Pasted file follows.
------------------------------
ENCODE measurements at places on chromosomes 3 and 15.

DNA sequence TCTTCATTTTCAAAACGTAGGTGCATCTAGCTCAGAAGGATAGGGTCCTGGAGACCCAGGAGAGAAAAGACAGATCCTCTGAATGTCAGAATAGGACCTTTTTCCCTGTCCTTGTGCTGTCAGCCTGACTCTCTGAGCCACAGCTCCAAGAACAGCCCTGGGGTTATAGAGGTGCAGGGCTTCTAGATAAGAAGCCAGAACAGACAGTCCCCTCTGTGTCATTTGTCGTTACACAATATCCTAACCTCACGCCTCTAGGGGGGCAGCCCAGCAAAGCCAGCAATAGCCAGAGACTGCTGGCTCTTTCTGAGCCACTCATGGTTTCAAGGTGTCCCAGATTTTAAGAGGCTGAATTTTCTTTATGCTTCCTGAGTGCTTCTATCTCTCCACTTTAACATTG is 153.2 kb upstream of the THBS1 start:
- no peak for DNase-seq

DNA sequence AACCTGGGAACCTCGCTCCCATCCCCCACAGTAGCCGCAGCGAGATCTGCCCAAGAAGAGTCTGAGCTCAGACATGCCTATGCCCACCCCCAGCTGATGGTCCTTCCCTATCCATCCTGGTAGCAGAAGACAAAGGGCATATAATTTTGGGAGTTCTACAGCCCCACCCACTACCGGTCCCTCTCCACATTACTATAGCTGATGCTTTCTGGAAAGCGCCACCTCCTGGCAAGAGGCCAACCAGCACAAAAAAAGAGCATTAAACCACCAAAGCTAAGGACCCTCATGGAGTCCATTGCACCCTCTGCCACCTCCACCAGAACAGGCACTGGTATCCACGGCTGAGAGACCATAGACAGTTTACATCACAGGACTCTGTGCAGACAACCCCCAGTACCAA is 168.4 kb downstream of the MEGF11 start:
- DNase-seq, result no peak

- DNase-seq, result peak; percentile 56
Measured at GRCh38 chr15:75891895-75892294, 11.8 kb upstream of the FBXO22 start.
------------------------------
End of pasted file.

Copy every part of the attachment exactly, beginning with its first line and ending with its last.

ENCODE measurements at places on chromosomes 3 and 15.

DNA sequence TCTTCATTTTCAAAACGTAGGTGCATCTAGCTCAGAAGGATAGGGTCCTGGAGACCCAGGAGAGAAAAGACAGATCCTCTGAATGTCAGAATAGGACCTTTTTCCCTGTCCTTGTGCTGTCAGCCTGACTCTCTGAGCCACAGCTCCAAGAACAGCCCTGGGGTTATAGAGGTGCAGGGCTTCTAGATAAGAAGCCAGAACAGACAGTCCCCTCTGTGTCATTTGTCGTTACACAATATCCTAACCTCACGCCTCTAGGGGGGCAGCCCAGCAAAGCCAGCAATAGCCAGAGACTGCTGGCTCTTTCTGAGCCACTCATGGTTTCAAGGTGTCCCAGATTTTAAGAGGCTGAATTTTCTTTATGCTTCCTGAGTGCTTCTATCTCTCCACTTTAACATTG is 153.2 kb upstream of the THBS1 start:
- no peak for DNase-seq

DNA sequence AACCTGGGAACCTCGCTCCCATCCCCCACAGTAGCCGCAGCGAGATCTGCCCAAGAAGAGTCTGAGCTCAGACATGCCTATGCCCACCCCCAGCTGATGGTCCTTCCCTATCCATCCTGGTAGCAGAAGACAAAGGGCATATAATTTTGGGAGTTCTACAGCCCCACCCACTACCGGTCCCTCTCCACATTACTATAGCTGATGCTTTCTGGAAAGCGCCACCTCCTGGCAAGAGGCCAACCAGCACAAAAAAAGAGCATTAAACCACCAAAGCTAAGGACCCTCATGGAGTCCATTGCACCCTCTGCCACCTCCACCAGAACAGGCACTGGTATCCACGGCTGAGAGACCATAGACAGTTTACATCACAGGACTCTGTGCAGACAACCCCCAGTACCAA is 168.4 kb downstream of the MEGF11 start:
- DNase-seq, result no peak

- DNase-seq, result peak; percentile 56
Measured at GRCh38 chr15:75891895-75892294, 11.8 kb upstream of the FBXO22 start.